Discussion in 'US Coins Forum' started by Sting 60, Nov 25, 2023.
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along with the above mentioned.
Tough Love Dept:
Look at the surface behind Liberty's arm. The coin is WHIZZED. It is not cleaned, or harshly cleaned, or polished. Altered surface is also a poor substitute. The little lumps on Liberty's are are die chips. They are commonly seen in this location and on the outside of the eagle's wings.
Words mean something so I apologize for hurting any feelings or coming off as a know-it-all. NOW, I don't expect to get any comments from any little snowflakes who don't like my tone.
PS Note that there is a change of color around the scratches. That indicates the surface is depressed a little (reflects light differently). Someone tried to remove them or make them less severe and then whizzed the coin to cover up the repair.
A coin this bad is hard to authenticae with images alone but chances favor it being genuine.
No surprise, read on.This is what's been going on over the years. Chop marked coins were considerd to be damaged, inferior junk. Back then, I cherried an AU S/CC for either $30 or $40 dollars (I don't remember - it could even have been a little over $20 (I still own it) The coin was in a pyramid pile of at least 150 chopped Trade dollars.
At the first TPGS (INSAB) we graded them and added chopmarked. Thus, AU-55, Chopped. It was considered to be "Technical Grading." Grade the coin for its condition of preservation and add any modifiers that were needed to describe it. Thus a virtually flawless, flashy Morgan dollar with a very flat strike was considered to be a flatly struck gem. It was not worth "gem" money but technical grading had nothing to do with placing a value on a coin.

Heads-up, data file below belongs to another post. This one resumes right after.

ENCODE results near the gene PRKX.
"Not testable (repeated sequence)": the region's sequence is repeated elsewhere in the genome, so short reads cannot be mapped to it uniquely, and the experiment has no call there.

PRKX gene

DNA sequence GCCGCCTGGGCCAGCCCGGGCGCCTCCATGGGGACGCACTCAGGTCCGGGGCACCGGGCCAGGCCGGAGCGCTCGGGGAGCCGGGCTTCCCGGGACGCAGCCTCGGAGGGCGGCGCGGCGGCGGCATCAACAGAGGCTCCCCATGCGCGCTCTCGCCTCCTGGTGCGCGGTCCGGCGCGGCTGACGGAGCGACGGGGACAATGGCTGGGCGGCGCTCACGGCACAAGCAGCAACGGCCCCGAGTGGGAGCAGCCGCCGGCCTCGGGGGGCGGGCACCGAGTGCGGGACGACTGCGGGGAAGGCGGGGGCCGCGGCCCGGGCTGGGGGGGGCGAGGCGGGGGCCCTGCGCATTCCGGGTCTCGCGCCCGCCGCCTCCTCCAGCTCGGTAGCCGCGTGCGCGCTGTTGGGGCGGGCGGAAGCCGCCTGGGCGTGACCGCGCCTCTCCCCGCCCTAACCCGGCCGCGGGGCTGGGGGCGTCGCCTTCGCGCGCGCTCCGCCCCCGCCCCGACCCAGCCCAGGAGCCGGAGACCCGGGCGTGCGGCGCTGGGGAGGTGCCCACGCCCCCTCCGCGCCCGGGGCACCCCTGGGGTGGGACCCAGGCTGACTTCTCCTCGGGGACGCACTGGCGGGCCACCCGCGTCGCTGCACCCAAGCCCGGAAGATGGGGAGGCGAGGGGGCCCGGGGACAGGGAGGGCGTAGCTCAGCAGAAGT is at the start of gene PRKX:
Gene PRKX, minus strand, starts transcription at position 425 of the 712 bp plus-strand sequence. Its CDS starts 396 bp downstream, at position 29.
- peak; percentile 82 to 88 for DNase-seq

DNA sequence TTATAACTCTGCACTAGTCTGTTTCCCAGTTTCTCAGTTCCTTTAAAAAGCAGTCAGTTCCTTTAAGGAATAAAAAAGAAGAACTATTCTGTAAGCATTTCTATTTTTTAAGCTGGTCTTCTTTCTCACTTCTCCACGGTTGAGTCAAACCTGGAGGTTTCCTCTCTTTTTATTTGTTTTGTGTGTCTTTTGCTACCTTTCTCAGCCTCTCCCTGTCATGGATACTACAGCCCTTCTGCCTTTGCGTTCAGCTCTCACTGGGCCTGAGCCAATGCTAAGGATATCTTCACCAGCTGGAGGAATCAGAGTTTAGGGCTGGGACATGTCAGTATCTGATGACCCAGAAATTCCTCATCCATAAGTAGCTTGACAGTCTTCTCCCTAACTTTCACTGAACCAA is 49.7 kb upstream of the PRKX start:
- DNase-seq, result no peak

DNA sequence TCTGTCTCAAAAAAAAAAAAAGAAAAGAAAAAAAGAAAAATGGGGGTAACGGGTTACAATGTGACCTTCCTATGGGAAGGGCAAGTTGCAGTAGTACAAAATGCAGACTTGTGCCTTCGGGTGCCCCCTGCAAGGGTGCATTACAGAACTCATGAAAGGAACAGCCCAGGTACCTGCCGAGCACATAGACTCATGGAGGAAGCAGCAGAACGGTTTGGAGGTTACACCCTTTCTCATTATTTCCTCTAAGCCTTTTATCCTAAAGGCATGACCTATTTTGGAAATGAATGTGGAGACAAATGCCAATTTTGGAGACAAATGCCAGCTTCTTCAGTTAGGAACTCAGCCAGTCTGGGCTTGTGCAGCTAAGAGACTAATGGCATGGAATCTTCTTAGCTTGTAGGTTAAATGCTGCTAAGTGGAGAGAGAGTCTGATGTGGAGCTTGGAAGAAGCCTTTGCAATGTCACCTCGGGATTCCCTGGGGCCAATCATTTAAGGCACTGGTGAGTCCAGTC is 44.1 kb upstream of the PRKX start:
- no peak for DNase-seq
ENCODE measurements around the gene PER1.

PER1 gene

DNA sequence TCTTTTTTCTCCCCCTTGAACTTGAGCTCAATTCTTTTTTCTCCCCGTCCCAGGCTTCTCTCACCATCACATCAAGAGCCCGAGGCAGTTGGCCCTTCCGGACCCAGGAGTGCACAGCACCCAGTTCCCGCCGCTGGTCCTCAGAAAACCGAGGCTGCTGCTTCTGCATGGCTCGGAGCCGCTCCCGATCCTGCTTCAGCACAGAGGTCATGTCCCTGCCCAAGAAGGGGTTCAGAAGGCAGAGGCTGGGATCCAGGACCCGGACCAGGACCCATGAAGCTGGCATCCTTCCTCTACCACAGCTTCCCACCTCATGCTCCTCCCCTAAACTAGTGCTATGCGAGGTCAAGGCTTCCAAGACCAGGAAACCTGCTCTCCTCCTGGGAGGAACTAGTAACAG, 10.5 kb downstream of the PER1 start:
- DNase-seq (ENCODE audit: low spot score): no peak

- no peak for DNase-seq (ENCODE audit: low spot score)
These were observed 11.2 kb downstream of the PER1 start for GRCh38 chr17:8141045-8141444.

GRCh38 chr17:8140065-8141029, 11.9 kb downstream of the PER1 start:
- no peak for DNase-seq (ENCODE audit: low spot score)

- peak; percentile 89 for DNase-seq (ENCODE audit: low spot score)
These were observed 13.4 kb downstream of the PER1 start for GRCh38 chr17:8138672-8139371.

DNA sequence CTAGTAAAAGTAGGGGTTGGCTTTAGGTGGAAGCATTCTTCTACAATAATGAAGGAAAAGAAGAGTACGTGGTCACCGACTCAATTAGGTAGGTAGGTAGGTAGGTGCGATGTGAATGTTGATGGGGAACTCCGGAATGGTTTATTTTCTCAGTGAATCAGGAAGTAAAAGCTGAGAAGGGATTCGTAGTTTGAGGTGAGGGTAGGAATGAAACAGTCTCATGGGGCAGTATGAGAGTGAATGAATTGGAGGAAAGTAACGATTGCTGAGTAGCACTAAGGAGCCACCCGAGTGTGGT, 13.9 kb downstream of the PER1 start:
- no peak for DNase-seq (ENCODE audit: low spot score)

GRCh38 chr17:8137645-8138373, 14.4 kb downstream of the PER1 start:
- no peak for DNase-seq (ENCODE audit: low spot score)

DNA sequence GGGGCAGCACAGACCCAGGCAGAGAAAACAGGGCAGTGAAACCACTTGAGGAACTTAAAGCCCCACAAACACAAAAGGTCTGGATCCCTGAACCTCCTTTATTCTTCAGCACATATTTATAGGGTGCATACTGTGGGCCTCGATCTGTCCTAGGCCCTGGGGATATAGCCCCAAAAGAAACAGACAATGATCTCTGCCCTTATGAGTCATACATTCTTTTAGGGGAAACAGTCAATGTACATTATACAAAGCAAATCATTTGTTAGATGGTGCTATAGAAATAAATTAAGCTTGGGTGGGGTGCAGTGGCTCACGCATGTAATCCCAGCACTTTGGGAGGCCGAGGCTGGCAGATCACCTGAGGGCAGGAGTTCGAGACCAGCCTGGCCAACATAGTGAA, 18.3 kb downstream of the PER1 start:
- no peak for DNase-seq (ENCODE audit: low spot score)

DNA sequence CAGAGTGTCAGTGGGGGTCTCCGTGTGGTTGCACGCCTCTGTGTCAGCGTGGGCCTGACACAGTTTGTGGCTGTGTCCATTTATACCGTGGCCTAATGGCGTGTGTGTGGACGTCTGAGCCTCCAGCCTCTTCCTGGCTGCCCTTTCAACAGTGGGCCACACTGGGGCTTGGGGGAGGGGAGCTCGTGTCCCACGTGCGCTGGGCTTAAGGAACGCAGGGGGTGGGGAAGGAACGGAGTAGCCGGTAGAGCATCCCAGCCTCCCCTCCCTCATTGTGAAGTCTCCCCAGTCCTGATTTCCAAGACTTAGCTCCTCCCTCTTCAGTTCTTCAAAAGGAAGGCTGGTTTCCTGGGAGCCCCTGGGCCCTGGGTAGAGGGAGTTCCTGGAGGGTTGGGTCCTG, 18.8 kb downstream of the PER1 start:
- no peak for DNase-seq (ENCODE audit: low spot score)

Chop marked coins were considered to be damaged and not sutible for grading by the newer services - PCGS and NGC. I don't remember how ANACS (the second TPGS) handled these coins. Following PCI's lead, the other TPGS realized that bodybaging a coin and keeping the grading fee was cousing grief. Finally, the other TPGS's started to grade problem coins. It still took a little while for Chops to be considered OK. When I first started working at ICG we put Choped coins into "detail" slabs. As these coins became popular we now straight grade them and add Chopped to the label. That's what all the TPGS do now.
Full circle and ahead of its time dept: Present day "Detail Grading" (if warrented) is EXACTLY what we did at the first TPGS almost thirty-five years ago!
My understanding is that coins like this one with a single well placed chop mark on one or both sides, and otherwise fully original, are especially desirable. I have a non-chopped straight graded Trade Dollar in my collection, and would love to also have a problem free chopped one. Some still consider chops to be damaged, but it is something with historical significance. As opposed to other damage like whizzing or scrubbing with a Brillo pad.
Like @mbogoman I think the price paid for a raw coin that has been seriously messed with seems quite high.
Here is a genuine graded piece of the same date and mint that is in an MS-63 holder.
The OP’s coin has the mint mark farther to the right than yours. The mint mark also appears to be a little different as well.
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